She recognized that her point of differentiation would be bringing Filipino culture to the U.S., so she began by importing baskets and furniture. It wasn’t until she brought an embroidered top to a buyer that she began to think about intimate apparel.
“They said, ‘oh, you’re making it into a night shirt.’ I said, ‘I don’t know; what the hell is a night shirt?’”
ALL ABOUT FAMILY
The success of the Natori brand has a lot to do with the generations behind it. In the early days, Josie said, her husband Ken Natori pushed her to think big.
“Frankly, he became like the front person for helping me with the strategy,” she said. “He was always the one pushing. I mean, I was perfectly happy when I had the first million sales … I remember him saying some phenomenal amount and I said, ‘goodness gracious,’ because I didn’t think that way. …I was just chugging along.”
The senior Ken has since taken a step back, but the junior Ken has stepped in, armed with an MBA from Stanford and a deep admiration for his parents.
“I think in a lot of family businesses, the second generation can’t wait for the first generation to move on, but that’s definitely not the case here,” he said. “My mother started this company, and it’s frankly her biggest passion. As long as she wants to do this and enjoys doing it, she should have that runway do what she wants.”
Ken Natori also brought some digital expertise when he joined the company in 2007. He was the architect of the company’s e-commerce site, which has been a lifeline for Natori during the pandemic.
“I said to Kenneth — and I’m not here to flatter him — but I couldn’t have done what we did without — I mean, he just kind of mobilized everything. He’s very process-driven; I’m kind of shoot-from-the-hip,” Josie said.
“Working in a family business can be challenging. It’s great 90% of the time, and when it’s not, it’s incredibly complex,” Ken Natori added. “But one of the reasons that it works for us as a business: our interests and our skill sets are both complimentary.”
Ken Natori has been making an effort to celebrate his mother on social media, as many Natori customers connect with her on a personal level. The quality of their products are what have kept so many people loyal to the brand, he said, but the storytelling element — Josie’s personality, inspiring will and unlikely narrative — are what are engaging consumers today.
“Her ability to will her way to what she wants is mind-boggling,” he said. “She has a vision, a will and a way to achieve that vision through her will.”
The family commitment to the brand even extends to Josie’s mother, Angelita Cruz, who resides in the Philippines and who, at 96, is still “as sharp as a nail,” according to Ken Natori. With generations of formidable matriarchs preceding him, Ken has learned to fight for what he wants.
“The biggest thing would be to not settle. It’s very easy to settle just to get things done; she refuses to settle for anything. I think that’s a large reason why we are where we are today,” he said, referring to Josie. “Don’t accept anything less than perfection or what you want.”
Workaholism is something that also runs in the family; it’s a trait that she inherited from her father, Josie said.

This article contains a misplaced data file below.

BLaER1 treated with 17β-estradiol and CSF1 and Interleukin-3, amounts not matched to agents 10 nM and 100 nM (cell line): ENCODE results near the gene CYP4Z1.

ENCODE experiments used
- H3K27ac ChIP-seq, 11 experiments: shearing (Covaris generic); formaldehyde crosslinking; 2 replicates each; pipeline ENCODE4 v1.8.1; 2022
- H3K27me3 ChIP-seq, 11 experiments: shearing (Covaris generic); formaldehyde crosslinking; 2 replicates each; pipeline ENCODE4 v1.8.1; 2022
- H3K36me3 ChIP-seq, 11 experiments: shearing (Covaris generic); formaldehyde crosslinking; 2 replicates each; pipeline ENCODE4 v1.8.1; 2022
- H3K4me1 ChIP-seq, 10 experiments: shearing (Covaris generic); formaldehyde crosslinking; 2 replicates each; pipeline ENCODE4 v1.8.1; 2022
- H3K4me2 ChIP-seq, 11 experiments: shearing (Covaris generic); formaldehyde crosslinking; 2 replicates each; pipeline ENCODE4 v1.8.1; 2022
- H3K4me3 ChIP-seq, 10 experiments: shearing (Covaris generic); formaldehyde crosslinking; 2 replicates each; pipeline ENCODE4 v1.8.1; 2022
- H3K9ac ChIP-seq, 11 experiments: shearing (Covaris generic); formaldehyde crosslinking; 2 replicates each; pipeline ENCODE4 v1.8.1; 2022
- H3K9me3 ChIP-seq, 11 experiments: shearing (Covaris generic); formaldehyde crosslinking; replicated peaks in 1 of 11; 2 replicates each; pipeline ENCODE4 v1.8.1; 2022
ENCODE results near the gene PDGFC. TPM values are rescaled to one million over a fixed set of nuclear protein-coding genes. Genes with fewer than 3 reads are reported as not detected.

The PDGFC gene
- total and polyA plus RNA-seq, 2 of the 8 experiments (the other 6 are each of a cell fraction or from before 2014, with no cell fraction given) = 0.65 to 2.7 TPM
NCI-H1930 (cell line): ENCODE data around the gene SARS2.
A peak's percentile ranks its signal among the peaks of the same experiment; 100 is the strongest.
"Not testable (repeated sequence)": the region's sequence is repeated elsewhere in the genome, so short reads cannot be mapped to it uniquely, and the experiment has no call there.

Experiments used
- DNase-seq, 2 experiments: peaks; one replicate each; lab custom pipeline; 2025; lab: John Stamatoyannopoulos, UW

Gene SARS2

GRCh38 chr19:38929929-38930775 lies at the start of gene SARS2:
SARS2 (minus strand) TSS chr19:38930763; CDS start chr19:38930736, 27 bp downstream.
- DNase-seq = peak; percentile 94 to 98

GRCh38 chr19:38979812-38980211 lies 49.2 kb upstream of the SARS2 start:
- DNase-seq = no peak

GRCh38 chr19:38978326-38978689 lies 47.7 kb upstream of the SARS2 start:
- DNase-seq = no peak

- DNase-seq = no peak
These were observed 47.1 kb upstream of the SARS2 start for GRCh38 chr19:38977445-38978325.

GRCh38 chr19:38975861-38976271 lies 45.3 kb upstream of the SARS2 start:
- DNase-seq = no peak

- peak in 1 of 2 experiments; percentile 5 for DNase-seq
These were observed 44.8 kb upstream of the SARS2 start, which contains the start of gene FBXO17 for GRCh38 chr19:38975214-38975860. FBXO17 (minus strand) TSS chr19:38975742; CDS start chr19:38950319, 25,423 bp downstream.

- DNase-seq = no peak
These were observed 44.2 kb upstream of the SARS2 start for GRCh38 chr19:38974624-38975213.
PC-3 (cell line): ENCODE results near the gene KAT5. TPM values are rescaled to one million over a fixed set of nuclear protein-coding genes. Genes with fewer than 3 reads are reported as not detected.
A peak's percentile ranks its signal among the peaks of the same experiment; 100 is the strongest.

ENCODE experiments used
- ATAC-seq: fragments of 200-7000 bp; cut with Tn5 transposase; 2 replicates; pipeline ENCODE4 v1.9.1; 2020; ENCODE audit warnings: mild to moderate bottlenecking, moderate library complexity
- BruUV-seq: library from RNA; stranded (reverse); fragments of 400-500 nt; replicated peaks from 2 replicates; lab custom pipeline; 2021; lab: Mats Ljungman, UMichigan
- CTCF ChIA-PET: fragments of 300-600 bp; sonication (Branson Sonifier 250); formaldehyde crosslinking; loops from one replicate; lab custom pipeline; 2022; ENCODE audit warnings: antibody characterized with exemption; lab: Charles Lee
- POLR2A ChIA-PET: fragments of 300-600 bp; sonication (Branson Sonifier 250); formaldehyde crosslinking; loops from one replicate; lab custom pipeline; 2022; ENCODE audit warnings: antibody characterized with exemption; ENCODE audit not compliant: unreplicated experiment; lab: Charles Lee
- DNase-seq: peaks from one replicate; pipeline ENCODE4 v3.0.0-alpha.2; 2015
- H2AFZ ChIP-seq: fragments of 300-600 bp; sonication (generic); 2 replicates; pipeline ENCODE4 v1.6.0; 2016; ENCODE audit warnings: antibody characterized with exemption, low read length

“She has been in the office every day since mid-June,” Ken Natori said, noting that Josie’s work ethic has been essential to the success of Natori.
“She is going to do this until she is 90 or 100,” he added. “She has the passion for it, the drive for it and the health for it.”
For Josie Natori, the secret to staying at the top of your game is twofold: finding something that you love and making sure that it challenges you.
“‘I’m fortunate that I am doing something that I love to do and that I can wake up in the morning excited, because I know what’s it’s like when you’re just doing your job,” she said. “I’m challenged by it. Do I like it to be this difficult? No, but I guess that’s part of the challenge.”
On the passion side of things, Josie Natori is glad to have a creative outlet. She is pleased to live in a time where women seem to be more individual about their style choices.
“The arts feed the soul,” she said.
She draws some creative energy from Audrey Hepburn (of course), who she admired growing up. She has also gained a lot of respect for Queen Elizabeth II since she watched the popular Netflix series “The Crown,” which details some of the historical events of the Queen’s life and reign.
“Wow, no wonder you see that resoluteness in her today,” Josie Natori said. “I have more admiration that [she] did that no matter what. It’s the crown that counts.”
But more than larger-than-life figures, Josie Natori is inspired by the creativity and savvy of young people, particularly young female entrepreneurs.
“I’m kind of in awe of young people,” she said. “Young people have this ability to come up with these new ideas.”
You can’t rely on the passion without the work ethic, though. The important thing for young dreamers, she said, is to take action to make an idea into reality.
“You have to have a vision of what you want your life to be,” she said. “To me, anything is possible. Where there’s a will, there’s a way. It doesn’t come to you; you have to work for it.”
This article owes a special thanks to Karen Bromley for all of her contributions as well as the Natori family.